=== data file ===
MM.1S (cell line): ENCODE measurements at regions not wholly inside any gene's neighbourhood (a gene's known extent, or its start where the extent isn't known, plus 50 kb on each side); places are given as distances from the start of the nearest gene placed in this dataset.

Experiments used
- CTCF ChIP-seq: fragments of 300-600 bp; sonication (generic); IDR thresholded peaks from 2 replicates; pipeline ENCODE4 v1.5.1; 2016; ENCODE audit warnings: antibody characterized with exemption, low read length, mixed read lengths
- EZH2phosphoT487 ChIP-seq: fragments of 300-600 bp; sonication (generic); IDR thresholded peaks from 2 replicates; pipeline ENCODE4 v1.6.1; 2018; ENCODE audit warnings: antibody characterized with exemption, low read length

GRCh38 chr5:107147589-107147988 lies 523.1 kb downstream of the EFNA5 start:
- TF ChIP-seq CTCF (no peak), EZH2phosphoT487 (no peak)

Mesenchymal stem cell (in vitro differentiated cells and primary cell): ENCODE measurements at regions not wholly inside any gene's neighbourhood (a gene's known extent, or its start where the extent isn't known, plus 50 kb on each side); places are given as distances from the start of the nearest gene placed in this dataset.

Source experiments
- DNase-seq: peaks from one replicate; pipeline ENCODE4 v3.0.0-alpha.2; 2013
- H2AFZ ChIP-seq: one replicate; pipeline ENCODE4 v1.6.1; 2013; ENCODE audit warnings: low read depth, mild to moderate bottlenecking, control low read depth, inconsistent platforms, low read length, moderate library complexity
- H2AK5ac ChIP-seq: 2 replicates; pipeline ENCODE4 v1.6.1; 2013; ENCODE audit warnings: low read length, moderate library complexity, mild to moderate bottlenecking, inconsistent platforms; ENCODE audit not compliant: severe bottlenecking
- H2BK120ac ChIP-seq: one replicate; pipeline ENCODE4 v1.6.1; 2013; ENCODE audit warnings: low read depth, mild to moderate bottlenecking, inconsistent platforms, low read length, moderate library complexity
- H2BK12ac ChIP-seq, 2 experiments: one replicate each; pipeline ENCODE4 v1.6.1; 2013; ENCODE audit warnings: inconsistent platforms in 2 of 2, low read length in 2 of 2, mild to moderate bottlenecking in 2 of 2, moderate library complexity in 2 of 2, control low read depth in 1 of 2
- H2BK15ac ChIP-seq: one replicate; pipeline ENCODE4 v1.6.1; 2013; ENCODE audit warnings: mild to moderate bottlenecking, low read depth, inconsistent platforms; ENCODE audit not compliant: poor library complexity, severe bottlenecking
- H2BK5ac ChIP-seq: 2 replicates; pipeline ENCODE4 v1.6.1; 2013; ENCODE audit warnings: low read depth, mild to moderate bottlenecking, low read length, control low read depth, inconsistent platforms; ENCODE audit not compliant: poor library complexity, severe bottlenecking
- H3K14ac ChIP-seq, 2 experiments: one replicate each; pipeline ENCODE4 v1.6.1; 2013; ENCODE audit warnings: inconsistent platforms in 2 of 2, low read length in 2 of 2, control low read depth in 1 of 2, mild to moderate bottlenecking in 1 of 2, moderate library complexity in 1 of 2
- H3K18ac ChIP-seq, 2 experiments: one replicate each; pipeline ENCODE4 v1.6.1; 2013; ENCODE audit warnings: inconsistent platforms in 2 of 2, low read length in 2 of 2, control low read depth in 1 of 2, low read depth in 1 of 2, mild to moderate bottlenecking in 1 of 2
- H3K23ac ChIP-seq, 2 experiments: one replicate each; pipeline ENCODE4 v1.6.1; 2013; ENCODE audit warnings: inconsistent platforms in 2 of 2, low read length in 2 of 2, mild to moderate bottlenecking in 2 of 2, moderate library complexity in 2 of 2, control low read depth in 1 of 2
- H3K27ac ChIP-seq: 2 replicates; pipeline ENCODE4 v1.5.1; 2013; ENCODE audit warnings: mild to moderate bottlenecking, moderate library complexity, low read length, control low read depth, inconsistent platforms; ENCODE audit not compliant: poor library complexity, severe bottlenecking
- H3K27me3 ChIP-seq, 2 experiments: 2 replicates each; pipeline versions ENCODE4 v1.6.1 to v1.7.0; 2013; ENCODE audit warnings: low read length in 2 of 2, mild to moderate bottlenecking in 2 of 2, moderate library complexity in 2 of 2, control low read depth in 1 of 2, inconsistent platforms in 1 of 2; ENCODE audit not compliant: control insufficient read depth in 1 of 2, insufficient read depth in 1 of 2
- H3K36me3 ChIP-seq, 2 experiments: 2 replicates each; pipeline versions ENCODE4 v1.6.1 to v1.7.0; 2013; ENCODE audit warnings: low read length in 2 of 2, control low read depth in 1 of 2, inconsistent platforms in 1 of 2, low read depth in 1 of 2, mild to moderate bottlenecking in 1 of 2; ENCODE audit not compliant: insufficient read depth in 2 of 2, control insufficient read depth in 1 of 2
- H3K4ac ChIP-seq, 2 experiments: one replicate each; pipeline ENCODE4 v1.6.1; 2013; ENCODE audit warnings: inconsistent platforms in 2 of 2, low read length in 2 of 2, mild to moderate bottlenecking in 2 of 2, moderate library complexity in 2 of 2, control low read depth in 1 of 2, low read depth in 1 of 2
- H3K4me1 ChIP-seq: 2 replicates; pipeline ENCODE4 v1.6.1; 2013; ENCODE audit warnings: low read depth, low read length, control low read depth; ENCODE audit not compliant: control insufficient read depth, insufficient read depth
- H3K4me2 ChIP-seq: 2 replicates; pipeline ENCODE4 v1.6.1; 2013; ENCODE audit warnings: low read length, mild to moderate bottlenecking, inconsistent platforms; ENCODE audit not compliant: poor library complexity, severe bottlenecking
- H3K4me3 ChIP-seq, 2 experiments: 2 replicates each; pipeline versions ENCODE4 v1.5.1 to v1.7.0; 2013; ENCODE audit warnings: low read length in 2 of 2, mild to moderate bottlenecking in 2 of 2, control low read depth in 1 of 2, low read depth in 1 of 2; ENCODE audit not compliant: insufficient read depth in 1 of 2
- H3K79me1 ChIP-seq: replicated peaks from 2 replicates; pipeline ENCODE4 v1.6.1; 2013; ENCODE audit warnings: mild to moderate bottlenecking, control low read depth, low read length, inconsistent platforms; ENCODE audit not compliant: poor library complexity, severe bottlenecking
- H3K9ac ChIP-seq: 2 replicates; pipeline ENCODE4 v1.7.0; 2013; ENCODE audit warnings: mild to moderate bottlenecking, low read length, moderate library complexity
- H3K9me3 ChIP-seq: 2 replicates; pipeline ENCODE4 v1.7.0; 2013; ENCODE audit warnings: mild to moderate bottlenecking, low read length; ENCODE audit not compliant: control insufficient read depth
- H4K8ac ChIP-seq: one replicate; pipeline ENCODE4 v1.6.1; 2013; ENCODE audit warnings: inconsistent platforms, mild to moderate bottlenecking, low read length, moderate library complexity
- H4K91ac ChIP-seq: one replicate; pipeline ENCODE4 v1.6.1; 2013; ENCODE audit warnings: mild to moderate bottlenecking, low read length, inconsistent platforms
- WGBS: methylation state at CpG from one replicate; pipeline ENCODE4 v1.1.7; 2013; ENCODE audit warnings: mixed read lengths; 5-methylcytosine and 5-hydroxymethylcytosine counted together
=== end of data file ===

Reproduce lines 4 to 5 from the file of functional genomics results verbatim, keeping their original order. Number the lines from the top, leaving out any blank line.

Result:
- EZH2phosphoT487 ChIP-seq: fragments of 300-600 bp; sonication (generic); IDR thresholded peaks from 2 replicates; pipeline ENCODE4 v1.6.1; 2018; ENCODE audit warnings: antibody characterized with exemption, low read length

GRCh38 chr5:107147589-107147988 lies 523.1 kb downstream of the EFNA5 start: